by Jolie Fan
Rather than being a proud and self-confident nation, Singapore exists only through psychosis, as an existentially anxious nation (that awaits the salvation provided by the [government]).
– Seok-Fang Sim (2001) in Asian Values, Authoritarianism & Capitalism in Singapore
In Singapore, as anywhere, people cling to dreams. Amidst the allure of post-industrial lifestyles and consumerist possessions, we dream of material prosperity, financial comfort, and stable employment. Such prevailing declarations espouse a familiar narrative of nation-building–dubbed “the Singapore Dream” – that is interpellated into our values over time as the ideological lynchpin to maintain individual, national and global success. This is as Malaysian singer Huang Yi Fei croons in his song One Million Dollars, “With a million dollars, my whole life will have no worries.”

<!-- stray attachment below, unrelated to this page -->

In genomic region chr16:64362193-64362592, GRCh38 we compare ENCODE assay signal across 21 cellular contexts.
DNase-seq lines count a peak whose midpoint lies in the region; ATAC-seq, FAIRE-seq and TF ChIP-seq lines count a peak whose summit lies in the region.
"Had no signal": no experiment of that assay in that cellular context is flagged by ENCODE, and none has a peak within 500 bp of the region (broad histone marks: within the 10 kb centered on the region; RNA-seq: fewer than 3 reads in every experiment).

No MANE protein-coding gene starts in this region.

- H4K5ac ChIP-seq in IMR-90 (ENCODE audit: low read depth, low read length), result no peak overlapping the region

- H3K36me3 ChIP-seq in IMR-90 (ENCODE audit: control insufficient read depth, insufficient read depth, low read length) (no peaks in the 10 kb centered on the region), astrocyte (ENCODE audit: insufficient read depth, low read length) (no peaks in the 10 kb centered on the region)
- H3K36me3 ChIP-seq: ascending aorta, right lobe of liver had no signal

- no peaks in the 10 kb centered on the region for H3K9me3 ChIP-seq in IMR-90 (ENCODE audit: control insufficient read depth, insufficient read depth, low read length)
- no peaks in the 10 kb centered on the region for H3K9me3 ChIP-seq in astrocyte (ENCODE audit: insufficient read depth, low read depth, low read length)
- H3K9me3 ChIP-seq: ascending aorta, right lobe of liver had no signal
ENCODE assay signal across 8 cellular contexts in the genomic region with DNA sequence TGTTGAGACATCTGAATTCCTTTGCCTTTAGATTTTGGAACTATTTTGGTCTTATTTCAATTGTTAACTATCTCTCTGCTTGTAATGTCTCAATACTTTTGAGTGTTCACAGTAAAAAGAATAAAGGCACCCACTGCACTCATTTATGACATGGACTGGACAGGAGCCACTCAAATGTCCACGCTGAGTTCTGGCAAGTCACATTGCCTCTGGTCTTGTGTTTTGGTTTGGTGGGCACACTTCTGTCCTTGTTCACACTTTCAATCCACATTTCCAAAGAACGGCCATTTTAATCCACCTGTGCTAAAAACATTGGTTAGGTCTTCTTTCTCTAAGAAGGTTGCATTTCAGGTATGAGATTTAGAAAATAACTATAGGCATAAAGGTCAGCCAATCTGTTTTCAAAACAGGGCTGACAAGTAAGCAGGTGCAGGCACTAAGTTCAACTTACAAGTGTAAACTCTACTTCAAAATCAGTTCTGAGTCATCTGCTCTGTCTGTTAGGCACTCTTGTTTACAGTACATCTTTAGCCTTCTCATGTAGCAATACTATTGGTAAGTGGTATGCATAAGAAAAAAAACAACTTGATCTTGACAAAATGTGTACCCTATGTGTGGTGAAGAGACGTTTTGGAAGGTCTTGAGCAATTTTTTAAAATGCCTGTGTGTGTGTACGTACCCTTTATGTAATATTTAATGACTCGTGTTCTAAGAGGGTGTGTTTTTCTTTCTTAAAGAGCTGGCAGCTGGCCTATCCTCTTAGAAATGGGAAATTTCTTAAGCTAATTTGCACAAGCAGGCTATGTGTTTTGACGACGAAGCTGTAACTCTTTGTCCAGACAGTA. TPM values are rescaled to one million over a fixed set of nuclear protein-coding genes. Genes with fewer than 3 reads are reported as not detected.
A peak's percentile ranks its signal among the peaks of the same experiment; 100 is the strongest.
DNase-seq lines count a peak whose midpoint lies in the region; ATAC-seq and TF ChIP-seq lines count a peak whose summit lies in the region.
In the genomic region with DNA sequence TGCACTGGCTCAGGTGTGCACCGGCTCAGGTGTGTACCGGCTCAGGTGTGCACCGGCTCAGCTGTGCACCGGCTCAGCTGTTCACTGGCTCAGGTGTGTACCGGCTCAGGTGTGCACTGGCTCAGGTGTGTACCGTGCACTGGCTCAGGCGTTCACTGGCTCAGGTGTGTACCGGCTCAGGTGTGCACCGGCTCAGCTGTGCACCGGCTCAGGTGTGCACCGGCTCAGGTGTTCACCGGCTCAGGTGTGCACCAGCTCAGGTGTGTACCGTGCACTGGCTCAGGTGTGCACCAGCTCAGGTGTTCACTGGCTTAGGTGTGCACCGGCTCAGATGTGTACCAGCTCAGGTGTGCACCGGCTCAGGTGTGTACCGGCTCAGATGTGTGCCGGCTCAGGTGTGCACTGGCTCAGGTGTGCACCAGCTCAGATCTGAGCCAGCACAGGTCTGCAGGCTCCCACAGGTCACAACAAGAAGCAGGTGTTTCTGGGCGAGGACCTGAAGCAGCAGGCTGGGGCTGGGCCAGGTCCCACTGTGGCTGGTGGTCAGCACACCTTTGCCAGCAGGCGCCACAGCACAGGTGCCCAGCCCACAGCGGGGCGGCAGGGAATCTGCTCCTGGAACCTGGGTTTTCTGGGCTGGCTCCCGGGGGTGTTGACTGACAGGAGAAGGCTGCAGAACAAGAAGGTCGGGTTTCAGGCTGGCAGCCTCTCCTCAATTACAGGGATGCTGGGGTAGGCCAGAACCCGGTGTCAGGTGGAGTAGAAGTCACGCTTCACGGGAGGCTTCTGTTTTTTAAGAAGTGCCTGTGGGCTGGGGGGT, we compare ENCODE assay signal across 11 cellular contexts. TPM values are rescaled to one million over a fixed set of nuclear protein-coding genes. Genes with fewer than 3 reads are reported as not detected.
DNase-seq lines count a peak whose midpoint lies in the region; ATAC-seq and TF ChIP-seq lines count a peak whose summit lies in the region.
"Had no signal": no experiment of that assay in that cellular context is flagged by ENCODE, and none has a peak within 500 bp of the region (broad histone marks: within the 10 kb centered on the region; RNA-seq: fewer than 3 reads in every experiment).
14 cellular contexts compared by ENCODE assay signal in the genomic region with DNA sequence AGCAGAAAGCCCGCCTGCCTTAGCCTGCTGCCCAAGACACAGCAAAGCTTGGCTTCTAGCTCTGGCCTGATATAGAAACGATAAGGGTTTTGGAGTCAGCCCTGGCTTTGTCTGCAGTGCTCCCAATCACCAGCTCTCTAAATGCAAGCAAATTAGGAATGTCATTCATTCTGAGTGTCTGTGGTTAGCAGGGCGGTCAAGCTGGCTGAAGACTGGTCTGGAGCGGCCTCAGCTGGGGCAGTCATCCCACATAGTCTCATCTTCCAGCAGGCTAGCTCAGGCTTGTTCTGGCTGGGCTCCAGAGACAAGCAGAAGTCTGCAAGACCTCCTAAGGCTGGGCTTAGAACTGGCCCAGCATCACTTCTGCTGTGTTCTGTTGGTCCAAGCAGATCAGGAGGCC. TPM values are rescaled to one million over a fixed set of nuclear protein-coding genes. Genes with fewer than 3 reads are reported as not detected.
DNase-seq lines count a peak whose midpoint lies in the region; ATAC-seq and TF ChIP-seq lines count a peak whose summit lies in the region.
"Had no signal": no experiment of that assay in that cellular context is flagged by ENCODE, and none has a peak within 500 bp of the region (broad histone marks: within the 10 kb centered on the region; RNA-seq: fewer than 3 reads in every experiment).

The obverse is, then, a “pragmatic nightmare”: a crisis of ordinariness that betrays the dream’s cruel optimism, entrenching the unattainable ideal of material success as a pragmatic goal where all citizens are supposedly equal players. Those who fall through the cracks are fettered by the nation’s anxious obsession with efficiency and rationality, timorously strung along by a paternalistic system that urges self-sacrificing probity and compliance. Within this pressure cooker of ever-developing policies, our being becomes transient, unanchored and lost. Soon, we forget how to dream.
The three films of A Man Trembles, Two is Enough and Everybody Wins the Lottery live inside that nightmare. Though articulated through prosaic platitudes of disillusioned Chinese-Singaporean families, these four artists are less invested in outlining the quotidian struggles of a family unit than the repressed desires and mounting alienation they symbolise for a larger national climate. Their disparate use of dialect (Cantonese, Teochew, Hokkien), objects of desire (a mysterious orb, an incoming child, a lottery ticket) and spatio-temporal locale preface questions of national history and policies that these films intend to broach. In the crossfire where the personal and the political collide, what are we losing and what have we lost?